The OMB guidance at 2 CFR 182.510 discusses the consequences of a violation. We added 2 CFR 3001.510 to clarify that DHS will take one or more of the listed actions, and that any suspension or debarment of the recipient would occur under 2 CFR part 3000 as well as 2 CFR part 180.

IV. Regulatory Analyses Back to Top

A. Regulatory Planning and Review

This final rule is not a significant regulatory action under section 3(f) of Executive Order 12866, Regulatory Planning and Review, and does not require an assessment of potential costs and benefits under section 6(a)(3) of that Order. The Office of Management and Budget has not reviewed it under that Order. This action will impose no additional costs. As explained in the Background and Purpose and Discussion of the Rule, this final rule is an administrative clarification that will make no substantive change to existing DHS policy for drug-free workplaces. This rule merely transfers existing FEMA regulations with some minor non-substantive changes.

B. Small Entities

Section 605 of the Regulatory Flexibility Act, 5 U.S.C. 605(b), as amended by the Small Business Regulatory Enforcement and Fairness Act of 1996, requires agencies to review rules to determine if they have “a significant economic impact on a substantial number of small entities.” A regulatory flexibility analysis is not required when a rule is exempt from notice and comment rulemaking provided for by 5 U.S.C. 553(b). DHS has determined that this rule is exempt from notice and comment rulemaking pursuant to 5 U.S.C. 553(a)(2) and (b)(B); therefore, a regulatory flexibility analysis is not required for this rule.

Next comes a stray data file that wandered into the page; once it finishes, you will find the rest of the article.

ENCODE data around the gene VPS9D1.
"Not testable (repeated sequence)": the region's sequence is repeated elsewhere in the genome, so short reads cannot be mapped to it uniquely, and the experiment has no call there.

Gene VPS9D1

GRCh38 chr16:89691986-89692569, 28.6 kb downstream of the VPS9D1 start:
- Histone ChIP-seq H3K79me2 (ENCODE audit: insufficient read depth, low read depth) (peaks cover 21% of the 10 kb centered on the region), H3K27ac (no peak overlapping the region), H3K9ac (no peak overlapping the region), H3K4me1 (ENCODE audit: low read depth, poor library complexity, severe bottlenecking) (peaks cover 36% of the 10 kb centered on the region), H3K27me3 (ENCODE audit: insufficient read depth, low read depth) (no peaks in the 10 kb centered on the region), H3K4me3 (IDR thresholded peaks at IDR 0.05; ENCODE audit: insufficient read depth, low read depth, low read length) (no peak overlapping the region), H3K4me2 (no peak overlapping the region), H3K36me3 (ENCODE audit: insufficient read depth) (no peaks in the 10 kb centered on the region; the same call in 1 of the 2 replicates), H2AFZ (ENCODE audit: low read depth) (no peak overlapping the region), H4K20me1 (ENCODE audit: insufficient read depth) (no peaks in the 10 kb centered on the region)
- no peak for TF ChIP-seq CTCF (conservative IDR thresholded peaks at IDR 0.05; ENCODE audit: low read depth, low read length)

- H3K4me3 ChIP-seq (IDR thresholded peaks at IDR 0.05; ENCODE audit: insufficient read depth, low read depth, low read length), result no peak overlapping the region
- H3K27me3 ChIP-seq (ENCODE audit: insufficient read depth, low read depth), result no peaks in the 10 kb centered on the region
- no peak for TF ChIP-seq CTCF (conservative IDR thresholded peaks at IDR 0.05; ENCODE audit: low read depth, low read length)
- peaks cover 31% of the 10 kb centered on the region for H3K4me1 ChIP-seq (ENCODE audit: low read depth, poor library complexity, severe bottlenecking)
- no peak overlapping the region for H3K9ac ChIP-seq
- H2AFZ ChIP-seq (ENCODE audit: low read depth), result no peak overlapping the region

C. Unfunded Mandates Act of 1995

The Unfunded Mandates Act of 1995 (Pub. L. 104-4) requires agencies to prepare several analytic statements before proposing any rule that may result in annual expenditures of $100 million by State, local, Indian Tribal governments, or the private sector. Because this rule will not result in expenditures of this magnitude, a written statement is not required.

D. Paperwork Reduction Act

This rule will not impose additional reporting or recordkeeping requirements under the Paperwork Reduction Act of 1995 (44 U.S.C. Chapter 35). Reporting and recordkeeping requirements in 2 CFR part 3001 are those required by the OMB Guidance for Drug-Free Workplace Requirements and have already been cleared by OMB.

E. Federalism

This rule will not have substantial direct effects on the States, on the relationship between the Federal government and the States, or on the distribution of power and responsibilities among the various levels of government. Therefore, in accordance with Section 6 of Executive Order 13132, DHS has determined that this rule does not have sufficient federalism implications to warrant the preparation of a federalism summary impact statement.

F. Environmental Analysis